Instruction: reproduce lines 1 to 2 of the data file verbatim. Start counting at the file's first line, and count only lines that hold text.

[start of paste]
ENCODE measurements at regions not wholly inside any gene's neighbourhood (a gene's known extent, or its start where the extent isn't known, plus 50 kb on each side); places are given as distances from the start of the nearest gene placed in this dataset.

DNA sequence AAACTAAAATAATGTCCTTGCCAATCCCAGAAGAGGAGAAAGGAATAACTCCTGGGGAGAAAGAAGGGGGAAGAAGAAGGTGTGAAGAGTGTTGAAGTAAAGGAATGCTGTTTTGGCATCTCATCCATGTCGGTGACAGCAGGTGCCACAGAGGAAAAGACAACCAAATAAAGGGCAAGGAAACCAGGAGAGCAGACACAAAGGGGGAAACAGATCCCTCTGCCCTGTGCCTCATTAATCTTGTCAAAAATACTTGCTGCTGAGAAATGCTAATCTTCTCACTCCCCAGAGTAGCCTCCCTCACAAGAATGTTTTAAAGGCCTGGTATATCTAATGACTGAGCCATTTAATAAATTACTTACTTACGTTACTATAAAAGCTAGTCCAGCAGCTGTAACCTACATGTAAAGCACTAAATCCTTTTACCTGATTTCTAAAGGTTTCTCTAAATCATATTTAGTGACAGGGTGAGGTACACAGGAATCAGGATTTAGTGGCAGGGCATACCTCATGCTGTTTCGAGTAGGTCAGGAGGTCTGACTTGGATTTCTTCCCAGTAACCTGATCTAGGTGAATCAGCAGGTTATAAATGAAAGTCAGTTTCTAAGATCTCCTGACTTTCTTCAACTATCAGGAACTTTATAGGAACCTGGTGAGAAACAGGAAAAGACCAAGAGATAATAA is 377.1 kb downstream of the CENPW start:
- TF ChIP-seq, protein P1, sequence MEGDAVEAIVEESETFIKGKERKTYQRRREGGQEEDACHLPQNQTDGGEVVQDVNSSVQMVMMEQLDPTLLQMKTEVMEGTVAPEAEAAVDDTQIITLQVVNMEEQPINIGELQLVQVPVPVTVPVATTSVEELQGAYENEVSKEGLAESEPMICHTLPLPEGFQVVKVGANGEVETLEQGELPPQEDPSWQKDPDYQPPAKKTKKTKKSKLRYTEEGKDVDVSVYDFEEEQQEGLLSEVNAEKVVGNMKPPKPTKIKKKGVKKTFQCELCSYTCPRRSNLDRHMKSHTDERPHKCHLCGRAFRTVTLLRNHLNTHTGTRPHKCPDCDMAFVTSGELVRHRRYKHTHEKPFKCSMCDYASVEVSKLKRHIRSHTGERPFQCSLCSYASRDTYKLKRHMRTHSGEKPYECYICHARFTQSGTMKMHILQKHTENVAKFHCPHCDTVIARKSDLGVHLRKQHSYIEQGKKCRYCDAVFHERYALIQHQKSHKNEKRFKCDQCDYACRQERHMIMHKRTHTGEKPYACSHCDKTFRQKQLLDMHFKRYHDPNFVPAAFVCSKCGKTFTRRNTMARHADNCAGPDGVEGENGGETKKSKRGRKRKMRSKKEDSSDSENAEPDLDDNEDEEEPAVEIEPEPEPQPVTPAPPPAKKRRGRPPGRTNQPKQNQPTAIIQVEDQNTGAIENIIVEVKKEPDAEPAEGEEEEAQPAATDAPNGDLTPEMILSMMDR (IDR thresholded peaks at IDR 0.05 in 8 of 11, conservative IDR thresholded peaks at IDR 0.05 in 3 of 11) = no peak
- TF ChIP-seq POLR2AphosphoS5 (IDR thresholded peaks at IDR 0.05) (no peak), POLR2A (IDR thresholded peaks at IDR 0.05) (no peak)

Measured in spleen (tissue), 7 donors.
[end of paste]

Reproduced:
ENCODE measurements at regions not wholly inside any gene's neighbourhood (a gene's known extent, or its start where the extent isn't known, plus 50 kb on each side); places are given as distances from the start of the nearest gene placed in this dataset.

DNA sequence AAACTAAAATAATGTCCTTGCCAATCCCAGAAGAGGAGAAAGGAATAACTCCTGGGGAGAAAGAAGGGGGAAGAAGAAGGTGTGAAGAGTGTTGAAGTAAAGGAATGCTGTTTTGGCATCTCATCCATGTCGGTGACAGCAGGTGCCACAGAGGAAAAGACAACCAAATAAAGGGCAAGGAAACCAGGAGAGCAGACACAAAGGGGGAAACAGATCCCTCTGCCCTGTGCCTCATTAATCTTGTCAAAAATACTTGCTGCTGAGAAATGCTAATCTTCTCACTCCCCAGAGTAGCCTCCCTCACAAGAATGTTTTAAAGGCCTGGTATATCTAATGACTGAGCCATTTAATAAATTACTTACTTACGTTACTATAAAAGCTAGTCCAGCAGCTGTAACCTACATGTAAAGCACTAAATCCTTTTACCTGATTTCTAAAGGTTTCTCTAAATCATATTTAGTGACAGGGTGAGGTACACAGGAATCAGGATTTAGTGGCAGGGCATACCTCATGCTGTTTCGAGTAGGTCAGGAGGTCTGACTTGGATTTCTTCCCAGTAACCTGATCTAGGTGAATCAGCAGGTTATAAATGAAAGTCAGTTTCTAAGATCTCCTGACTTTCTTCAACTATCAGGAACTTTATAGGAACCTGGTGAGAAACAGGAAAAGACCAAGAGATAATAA is 377.1 kb downstream of the CENPW start: